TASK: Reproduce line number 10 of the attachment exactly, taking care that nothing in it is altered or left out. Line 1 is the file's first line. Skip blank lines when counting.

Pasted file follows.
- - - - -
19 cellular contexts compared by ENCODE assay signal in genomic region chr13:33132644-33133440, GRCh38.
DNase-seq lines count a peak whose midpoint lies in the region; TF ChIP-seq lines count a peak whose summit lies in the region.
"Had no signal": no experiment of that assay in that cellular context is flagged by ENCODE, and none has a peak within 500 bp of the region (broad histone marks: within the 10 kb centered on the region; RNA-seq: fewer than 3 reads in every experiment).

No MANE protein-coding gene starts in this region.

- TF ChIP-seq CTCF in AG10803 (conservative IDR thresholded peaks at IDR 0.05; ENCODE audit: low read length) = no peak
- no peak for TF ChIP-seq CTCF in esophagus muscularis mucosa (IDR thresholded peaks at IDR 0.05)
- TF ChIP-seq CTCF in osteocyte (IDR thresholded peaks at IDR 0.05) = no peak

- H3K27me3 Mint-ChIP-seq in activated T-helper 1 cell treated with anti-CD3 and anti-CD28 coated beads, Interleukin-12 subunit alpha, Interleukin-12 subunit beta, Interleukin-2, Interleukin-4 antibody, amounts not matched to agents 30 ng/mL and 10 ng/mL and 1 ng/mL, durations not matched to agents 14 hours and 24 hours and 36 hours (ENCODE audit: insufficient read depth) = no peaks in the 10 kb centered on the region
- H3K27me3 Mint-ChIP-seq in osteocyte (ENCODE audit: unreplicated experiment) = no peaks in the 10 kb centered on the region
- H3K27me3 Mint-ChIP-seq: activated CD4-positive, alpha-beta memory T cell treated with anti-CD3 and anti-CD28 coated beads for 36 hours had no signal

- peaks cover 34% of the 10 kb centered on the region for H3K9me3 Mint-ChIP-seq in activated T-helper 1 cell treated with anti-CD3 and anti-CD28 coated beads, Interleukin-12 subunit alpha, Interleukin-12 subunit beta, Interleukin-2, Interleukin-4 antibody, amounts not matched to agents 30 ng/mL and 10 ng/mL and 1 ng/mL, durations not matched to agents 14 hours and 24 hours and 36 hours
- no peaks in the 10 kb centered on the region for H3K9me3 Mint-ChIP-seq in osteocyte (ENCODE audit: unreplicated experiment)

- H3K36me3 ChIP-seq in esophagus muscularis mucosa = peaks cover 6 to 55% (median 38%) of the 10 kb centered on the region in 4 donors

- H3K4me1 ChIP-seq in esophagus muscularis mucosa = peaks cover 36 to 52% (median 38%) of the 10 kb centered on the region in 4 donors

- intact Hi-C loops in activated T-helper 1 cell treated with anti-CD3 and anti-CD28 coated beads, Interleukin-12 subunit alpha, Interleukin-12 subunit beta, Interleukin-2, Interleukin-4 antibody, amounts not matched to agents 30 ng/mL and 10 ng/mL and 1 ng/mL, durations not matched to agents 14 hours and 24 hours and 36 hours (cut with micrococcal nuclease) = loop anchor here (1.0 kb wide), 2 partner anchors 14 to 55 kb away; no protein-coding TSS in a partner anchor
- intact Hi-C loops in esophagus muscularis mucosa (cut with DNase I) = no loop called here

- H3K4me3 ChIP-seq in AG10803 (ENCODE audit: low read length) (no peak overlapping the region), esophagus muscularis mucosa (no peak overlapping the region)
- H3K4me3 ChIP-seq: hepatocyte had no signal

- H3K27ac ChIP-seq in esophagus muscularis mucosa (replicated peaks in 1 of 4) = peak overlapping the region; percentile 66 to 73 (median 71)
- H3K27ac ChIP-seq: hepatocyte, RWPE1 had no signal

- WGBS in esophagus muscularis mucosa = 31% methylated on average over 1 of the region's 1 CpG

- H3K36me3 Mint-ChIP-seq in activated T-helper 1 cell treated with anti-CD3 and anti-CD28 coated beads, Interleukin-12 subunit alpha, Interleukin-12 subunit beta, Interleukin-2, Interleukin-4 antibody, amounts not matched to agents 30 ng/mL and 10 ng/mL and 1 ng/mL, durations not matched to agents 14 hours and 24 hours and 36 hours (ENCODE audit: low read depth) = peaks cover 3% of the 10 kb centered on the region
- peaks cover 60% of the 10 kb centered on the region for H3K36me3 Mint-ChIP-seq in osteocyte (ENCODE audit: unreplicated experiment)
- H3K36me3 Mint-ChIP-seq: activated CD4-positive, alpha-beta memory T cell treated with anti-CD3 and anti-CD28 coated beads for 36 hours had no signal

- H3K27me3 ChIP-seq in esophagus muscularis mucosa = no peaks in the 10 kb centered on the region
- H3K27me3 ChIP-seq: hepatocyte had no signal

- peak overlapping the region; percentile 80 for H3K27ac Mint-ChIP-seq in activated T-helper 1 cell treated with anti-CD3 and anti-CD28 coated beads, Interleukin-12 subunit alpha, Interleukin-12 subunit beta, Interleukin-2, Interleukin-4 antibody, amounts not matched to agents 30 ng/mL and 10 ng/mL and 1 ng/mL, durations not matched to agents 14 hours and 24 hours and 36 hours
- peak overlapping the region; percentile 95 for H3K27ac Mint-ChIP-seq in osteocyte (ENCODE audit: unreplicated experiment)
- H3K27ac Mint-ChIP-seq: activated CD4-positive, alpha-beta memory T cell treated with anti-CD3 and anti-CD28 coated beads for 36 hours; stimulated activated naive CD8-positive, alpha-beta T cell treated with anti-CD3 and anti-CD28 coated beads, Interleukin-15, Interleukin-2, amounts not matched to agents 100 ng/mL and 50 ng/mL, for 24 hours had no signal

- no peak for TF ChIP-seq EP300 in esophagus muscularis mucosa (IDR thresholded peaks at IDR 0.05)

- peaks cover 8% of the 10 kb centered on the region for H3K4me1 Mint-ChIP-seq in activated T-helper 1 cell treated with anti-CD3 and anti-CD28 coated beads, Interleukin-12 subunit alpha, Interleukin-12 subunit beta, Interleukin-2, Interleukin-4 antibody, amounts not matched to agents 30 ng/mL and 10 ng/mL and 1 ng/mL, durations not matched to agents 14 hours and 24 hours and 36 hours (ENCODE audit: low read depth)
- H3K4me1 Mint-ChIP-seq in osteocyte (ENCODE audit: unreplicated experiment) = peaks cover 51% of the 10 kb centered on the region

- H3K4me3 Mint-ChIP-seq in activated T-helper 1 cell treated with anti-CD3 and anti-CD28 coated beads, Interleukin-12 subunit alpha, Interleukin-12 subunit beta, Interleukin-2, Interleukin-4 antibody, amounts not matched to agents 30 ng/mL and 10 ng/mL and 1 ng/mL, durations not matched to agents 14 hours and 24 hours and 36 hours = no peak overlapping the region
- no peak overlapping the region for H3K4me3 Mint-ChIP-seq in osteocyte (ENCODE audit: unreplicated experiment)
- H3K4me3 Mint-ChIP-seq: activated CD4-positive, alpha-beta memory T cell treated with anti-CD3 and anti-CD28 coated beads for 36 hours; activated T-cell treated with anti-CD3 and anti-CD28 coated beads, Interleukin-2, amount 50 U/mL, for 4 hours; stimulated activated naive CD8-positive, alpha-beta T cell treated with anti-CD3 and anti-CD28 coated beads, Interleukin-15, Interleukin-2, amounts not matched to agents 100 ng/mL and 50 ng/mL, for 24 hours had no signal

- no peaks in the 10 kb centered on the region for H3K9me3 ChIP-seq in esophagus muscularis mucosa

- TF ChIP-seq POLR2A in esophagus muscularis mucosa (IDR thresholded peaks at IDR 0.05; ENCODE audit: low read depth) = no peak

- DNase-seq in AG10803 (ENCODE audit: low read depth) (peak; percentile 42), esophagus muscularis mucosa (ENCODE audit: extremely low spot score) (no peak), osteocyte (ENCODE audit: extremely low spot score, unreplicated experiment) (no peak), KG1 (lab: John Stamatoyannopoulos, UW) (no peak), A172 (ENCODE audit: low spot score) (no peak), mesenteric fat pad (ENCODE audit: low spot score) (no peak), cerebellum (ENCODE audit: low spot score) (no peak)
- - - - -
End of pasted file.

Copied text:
- H3K27me3 Mint-ChIP-seq: activated CD4-positive, alpha-beta memory T cell treated with anti-CD3 and anti-CD28 coated beads for 36 hours had no signal